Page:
Royalty Interest Investing: Addressing the Out-License Assignability Issue

Legal considerations for effectively managing royalty interest transactions.
May 01, 2009
Volume 22, Issue 5

The sale of interests in discrete product revenue streams has taken hold as an alternative financing source for holders of biopharmaceutical intellectual property (IP). Holders of these IP assets are often either constrained in their reasonable access to capital (e.g., small fast growing pharmaceutical companies) or limited in their interest in managing an IP portfolio, which may be diffuse or require commercialization beyond the development of the basic science involved (e.g., university medical centers). These sale transactions fall broadly into two categories: structured sales of portions of future revenues from a specified compound or biopharmaceutical IP asset over a defined field for a specified period of time (revenue interest transactions) and structured sales of future revenues from an existing out-license, typically to a much larger pharmaceutical company (royalty interest transactions). Although these transactions have similar considerations at their core, such as strength of the underlying IP and assessment of the likelihood of longer-term commercial success, they also present distinct issues from the perspectives of the typical financial investor (the buyer) and the owner of the compound or biopharmaceutical IP asset (the seller).

In royalty interest transactions, a core consideration is the allocation of rights and responsibilities with respect to the specific out-licensing arrangement. The same issue is substantially less significant for revenue interest transactions because they are modeled on the basis of a non-counterparty specific revenue stream and are documented to contain substantial consent protections relative to future out-licensing and other transfer transactions. Therefore, revenue interest transactions are generally independent of risks associated with obligor or counterparty concentration and are not subject to the pre-existing contractual regime present in a typical royalty interest transaction. Below, we examine the practical and legal considerations for evaluating the out-licensing arrangement in a royalty interest transaction, including the allocation of rights and obligations with regards to the out-licensing counterparty (the licensee). We also discuss mitigating considerations for resolving the often competing interests of the buyer and the seller relative to this core arrangement.


The essence of a royalty interest transaction is the monetization of a generally well described, yet commercially speculative future cash-flow stream, from an existing out-license with an identified licensee of a specified product. From an analytical perspective, valuing the out-license presents two challenges: (1) assessing the likelihood of successful future commercialization by the licensee and (2) determining the rights of an assignee (whether in whole or in part) as a legal matter under the out-license agreement (especially in relation to the licensee).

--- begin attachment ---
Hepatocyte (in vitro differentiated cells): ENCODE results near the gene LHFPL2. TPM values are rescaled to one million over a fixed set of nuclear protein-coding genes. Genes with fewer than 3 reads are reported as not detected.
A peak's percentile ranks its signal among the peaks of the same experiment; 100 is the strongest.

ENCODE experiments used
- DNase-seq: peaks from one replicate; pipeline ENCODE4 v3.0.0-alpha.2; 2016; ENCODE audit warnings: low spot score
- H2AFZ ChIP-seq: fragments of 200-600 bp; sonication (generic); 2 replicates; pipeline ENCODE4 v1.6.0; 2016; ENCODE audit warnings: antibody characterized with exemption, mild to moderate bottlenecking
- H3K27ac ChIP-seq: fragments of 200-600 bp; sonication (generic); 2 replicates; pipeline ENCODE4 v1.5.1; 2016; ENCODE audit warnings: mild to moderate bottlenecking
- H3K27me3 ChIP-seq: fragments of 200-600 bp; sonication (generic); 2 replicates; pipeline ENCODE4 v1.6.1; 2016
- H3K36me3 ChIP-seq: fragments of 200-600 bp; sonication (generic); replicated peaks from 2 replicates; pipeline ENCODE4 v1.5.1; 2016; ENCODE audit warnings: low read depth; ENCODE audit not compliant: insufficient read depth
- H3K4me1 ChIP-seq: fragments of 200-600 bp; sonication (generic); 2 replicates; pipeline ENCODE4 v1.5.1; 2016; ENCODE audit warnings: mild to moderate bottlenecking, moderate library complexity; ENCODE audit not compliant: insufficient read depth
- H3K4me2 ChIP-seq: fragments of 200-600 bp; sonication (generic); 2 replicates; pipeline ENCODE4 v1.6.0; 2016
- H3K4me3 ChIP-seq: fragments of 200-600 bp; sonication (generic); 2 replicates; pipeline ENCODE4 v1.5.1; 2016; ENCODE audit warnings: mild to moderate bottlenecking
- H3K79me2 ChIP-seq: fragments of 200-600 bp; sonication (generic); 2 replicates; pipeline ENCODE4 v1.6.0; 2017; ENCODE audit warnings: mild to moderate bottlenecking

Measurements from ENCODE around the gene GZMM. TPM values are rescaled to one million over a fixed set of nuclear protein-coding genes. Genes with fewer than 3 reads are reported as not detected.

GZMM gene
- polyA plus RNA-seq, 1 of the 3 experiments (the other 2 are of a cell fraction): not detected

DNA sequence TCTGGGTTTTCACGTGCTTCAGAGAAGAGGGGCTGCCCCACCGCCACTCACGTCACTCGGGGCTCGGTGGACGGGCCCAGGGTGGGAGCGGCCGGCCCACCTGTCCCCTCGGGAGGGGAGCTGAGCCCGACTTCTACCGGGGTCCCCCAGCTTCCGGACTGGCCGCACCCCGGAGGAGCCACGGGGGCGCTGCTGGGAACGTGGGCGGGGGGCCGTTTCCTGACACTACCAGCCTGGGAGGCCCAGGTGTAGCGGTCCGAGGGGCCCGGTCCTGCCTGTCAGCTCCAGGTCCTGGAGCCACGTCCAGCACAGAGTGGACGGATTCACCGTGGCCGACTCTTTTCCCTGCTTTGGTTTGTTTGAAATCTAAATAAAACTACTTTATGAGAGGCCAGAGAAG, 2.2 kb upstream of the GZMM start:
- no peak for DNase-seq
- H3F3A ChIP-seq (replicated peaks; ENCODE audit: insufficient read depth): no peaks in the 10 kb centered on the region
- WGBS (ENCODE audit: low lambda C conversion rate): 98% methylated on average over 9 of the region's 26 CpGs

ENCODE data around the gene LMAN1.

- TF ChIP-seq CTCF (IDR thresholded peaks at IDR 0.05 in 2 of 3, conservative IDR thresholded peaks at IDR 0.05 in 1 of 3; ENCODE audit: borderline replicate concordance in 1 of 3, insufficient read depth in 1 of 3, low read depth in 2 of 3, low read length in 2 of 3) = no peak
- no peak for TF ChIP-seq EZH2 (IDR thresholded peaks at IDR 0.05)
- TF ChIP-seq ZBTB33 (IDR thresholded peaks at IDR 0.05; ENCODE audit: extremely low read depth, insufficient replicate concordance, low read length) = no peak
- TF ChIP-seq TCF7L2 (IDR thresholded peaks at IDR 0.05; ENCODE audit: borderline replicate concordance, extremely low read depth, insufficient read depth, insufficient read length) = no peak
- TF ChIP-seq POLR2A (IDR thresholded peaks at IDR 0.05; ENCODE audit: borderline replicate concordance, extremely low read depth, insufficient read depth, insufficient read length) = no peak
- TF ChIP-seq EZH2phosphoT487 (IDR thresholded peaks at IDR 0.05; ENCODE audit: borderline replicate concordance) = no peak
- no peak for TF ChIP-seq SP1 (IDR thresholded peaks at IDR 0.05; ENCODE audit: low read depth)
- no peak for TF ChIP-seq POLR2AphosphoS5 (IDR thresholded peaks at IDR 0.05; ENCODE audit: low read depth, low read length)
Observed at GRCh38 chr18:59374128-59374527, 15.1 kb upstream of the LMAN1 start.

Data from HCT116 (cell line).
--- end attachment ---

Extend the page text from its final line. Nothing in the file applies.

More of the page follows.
The analysis of the likelihood of successful future commercialization involves a combination of regulatory and IP due diligence to assess the likely success of subject IP in the marketplace. From a legal perspective, the focus is on the rights of the assignee (the buyer) under the out-license, including a review of the out-license to determine the scope of the field covered by the out-license to establish the benchmarking against which the competitive landscape can be measured, and the mechanics for determining the amount payable by the licensee to the licensor.

The standard out-license usually contains a broadly drafted, often bilateral, prohibition on assignment (e.g., "... neither party shall assign any of its rights or interests under this [a]greement"). This provision is, at first look, very problematic to the buyer of the subject royalty interest. Although the buyer's principal consideration is its analysis of the likely future cash flows from the out-license, it is necessarily concerned with its ability to ensure that its rights to those cash flows are superior to the rights of the seller and the seller's creditors, with respect to that asset.

The prophylactic measures taken by the buyer include structuring the transaction with the seller to maximize the possibility that the transaction will be treated as a sale rather than as a financing in a seller insolvency proceeding. Usually as a backstop, and less frequently as a primary position, the buyer takes steps to ensure that it enjoys the status of a senior secured creditor with respect to the cash flows.

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